|The ploughperson's lunch: my variation on the ploughman's lunch. The bull terrier teapot is more for show - her lip is a bit wonky so when you pour from her she dribbles everywhere.|
As regular readers will know, one of the projects we took on last year is The Vet Cook Book, an initiative to promote collegiality in the veterinary profession.
For some it’s a bit of an odd thing for smallanimaltalk to blog about. And those who have seen me in the kitchen (not my natural environment) raise their eyebrows when they hear I am co-editing a cook book. The background is that those working in the veterinary profession have a higher rate of suicide than the general population. That’s part of it. The bigger part is that plenty of vets, nurses, kennelhands, practice managers and others suffer from stress and burnout. And that impacts them, those around them, and their patients. Not that we have a monopoly on stress. It seems the modern world is geared towards everyone feeling overwhelmed, overloaded, over-contactable yet isolated, and suffering FOMO because everyone else on social media seems to have their lives in order.
The Vet Cook Book really is a One Health/One Welfare project: we need to be well in order to look after animals to their best abilities.
As one of the editorial team I was interviewed about the project last week by Dr Jo Righetti and David Prior on 2UE (you can listen to the segment here).
During this period we’ve uncovered some really useful resources including Heads Up, an online resource to assist in developing a mentally healthy workplace. This is a fantastic resource for veterinary practice owners and managers (as well as business owners in general). You can check it out here.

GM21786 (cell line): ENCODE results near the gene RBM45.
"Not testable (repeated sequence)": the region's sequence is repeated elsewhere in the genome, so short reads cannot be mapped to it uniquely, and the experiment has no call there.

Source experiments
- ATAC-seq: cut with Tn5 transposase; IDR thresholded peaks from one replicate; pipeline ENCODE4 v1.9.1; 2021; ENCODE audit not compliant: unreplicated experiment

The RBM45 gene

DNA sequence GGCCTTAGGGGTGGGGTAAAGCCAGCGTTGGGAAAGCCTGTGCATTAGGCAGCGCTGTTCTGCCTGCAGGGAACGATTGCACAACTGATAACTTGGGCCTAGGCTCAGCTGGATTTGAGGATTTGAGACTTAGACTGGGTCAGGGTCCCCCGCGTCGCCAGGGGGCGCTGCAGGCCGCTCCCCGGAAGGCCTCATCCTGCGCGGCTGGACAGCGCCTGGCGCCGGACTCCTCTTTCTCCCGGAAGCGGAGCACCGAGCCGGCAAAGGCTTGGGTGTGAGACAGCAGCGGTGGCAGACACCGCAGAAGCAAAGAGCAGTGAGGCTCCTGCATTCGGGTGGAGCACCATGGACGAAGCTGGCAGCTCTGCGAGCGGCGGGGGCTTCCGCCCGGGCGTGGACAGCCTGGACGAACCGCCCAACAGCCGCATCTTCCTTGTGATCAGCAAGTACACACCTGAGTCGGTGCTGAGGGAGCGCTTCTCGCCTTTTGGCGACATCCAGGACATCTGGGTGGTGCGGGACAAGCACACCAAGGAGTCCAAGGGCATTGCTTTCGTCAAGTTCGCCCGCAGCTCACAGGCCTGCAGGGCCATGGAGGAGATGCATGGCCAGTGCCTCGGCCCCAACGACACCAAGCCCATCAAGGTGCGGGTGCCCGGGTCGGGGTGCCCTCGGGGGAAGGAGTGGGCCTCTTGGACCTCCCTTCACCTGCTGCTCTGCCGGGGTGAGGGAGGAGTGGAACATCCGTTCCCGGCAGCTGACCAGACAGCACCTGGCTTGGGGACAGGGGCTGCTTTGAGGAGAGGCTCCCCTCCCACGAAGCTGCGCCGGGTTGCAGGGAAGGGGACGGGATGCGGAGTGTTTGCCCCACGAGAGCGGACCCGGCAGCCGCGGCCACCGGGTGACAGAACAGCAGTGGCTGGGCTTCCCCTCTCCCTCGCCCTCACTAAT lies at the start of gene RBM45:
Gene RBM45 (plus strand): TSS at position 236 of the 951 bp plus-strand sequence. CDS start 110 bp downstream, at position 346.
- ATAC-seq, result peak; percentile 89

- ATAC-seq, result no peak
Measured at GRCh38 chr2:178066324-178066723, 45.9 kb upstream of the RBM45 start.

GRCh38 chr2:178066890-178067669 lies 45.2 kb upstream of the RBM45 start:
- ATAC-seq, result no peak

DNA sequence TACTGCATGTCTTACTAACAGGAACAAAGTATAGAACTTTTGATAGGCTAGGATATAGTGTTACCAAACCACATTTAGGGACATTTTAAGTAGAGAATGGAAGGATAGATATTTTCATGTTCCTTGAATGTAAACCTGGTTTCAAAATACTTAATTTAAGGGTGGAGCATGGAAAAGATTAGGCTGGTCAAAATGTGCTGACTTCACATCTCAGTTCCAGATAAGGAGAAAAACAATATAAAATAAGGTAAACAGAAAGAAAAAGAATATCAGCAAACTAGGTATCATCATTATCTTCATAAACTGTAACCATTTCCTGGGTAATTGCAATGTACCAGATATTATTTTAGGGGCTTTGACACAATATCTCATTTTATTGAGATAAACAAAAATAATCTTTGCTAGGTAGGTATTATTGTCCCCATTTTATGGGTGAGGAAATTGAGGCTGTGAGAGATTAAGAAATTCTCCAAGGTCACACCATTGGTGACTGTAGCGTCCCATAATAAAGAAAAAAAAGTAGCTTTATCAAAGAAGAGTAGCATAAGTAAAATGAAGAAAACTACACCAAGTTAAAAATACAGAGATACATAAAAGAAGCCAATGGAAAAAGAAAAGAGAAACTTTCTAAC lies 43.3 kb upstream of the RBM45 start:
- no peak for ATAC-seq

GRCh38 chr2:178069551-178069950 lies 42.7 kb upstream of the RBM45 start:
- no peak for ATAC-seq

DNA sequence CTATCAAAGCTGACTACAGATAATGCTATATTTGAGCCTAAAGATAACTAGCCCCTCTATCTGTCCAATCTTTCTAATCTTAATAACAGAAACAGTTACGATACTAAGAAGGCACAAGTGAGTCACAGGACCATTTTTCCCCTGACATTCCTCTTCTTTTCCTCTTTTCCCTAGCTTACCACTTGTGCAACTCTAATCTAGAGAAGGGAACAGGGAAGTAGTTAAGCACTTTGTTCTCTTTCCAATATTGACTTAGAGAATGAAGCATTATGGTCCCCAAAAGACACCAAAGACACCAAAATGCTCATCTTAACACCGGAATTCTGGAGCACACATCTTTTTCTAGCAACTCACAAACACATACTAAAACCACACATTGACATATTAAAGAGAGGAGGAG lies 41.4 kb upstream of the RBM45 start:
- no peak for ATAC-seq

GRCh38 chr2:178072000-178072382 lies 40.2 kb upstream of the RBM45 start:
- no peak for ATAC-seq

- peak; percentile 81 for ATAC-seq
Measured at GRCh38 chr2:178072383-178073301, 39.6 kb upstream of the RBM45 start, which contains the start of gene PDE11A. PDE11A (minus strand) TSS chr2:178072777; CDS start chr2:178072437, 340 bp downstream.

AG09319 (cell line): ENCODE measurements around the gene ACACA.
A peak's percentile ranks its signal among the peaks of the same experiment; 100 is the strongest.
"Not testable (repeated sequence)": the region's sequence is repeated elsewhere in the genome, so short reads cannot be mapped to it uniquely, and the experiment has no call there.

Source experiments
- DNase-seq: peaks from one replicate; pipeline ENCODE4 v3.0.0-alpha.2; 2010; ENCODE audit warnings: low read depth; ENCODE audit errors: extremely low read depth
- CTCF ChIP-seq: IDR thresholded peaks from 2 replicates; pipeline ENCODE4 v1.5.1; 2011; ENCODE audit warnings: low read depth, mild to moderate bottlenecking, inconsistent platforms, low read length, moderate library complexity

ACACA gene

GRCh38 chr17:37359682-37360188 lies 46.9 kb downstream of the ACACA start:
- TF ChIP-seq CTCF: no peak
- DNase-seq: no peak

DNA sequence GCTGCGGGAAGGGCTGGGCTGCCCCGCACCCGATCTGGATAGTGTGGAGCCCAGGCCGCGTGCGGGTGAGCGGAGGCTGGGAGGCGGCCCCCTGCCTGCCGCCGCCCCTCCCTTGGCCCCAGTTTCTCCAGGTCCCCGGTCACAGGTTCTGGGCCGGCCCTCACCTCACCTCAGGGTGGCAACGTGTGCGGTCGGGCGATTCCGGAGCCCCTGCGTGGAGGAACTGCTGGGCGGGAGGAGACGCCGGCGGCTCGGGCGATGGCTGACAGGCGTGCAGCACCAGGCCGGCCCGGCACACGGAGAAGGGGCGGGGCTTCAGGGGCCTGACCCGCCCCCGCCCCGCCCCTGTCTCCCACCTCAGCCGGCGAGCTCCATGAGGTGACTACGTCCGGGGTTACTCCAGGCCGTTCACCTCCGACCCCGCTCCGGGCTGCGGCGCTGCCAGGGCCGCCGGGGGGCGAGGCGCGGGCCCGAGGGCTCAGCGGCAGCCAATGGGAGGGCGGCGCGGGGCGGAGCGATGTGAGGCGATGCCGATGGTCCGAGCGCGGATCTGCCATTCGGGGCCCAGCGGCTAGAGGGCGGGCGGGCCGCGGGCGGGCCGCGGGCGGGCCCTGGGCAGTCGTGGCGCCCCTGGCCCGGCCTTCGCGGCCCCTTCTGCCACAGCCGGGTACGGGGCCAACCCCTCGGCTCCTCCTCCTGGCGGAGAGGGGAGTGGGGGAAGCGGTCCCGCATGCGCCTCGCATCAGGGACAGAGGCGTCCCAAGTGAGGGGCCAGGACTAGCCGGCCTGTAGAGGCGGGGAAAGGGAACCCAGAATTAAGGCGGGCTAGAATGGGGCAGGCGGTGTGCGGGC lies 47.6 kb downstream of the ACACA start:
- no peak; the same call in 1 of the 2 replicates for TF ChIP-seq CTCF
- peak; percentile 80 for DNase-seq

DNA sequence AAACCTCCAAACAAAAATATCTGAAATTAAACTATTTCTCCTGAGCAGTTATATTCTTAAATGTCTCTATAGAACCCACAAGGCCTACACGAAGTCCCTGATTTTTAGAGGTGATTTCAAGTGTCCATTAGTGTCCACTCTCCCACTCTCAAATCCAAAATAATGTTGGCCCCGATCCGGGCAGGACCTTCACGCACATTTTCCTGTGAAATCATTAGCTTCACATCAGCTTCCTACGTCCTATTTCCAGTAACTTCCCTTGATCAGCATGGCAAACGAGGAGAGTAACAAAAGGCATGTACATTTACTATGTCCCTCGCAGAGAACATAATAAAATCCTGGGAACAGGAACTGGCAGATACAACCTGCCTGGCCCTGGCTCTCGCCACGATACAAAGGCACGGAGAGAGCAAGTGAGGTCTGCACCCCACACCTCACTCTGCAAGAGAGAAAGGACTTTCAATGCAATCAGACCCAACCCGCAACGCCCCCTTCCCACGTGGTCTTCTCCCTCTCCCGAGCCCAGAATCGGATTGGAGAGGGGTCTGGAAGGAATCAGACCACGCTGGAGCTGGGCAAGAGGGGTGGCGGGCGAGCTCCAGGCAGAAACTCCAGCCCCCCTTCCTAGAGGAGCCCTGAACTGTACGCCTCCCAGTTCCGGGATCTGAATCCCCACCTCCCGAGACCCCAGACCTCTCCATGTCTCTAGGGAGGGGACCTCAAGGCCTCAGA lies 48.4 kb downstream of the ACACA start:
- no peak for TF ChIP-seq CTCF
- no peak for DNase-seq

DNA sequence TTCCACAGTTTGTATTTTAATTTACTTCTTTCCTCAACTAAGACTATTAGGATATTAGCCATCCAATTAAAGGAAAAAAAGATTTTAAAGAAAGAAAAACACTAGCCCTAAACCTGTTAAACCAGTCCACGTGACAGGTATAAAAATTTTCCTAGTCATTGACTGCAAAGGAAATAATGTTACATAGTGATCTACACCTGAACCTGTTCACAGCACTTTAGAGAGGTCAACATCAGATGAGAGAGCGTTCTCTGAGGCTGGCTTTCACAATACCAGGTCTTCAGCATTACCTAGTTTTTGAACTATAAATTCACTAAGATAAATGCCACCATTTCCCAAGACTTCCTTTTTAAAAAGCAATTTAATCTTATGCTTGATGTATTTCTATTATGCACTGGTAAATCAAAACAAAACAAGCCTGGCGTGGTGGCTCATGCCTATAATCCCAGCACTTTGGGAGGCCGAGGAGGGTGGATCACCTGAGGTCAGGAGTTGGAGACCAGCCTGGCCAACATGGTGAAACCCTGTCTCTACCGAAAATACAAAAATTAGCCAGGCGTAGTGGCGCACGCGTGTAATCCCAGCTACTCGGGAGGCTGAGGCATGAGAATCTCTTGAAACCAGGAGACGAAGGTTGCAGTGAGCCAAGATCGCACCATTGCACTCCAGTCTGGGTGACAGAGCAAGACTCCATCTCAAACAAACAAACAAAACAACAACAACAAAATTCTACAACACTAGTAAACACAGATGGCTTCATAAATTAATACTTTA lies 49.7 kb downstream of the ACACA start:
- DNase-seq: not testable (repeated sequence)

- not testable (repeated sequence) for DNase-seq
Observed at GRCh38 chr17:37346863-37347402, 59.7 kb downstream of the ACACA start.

The Australian Medical Students Association, in conjunction with its New Zealand counterpart, also produces a guidebook for medical students which covers everything from mental health care, life tips, eating well on a budget, finding the right GP for you, surviving rural rotations and managing your finances. It is a very helpful guide and can be downloaded for free.
The recipe for my variation of the Ploughperson's lunch pictured above is:
1 bag potato chips (corrugated are better)
1 tablespoon of cashew cheese with dill (made by Peace,Love and Vegetables but I am told those possessing a food processor can work similar miracles).
1 block of cheese (I used soy cheese)
1 carrot or parts thereof
Small tomatoes of some kind or other
Pickles (I used Grandpa Jack’s Artisan Pickles: Strong pickled onions with garlic and habaneros)
Fresh bread (note I've revived some frozen bread with my toaster in this version)
1 cup of tea
The great thing about this recipe is you don’t need to cook anything…just assemble it. Quantities can be varied according to taste and hunger.
And for those wondering what on earth this has to do with ploughmen, check out Wiki on this meal here.
PAWS FOR ART
Over the break we visited the National Portrait Gallery to check out the Popular Pet Show (you can read our interview with curator Dr Sarah Engledow here).
This weekend, on Saturday January 21, the National Portrait Gallery will join the National Gallery of Australia to host an outdoor event for dogs. If you live in Canberra, or your dog loves a road trip, this may be the place to be.
Dogs won’t be allowed in the galleries as such, but there will be plenty of dog-friendly spaces and activities outside. For more info, click here.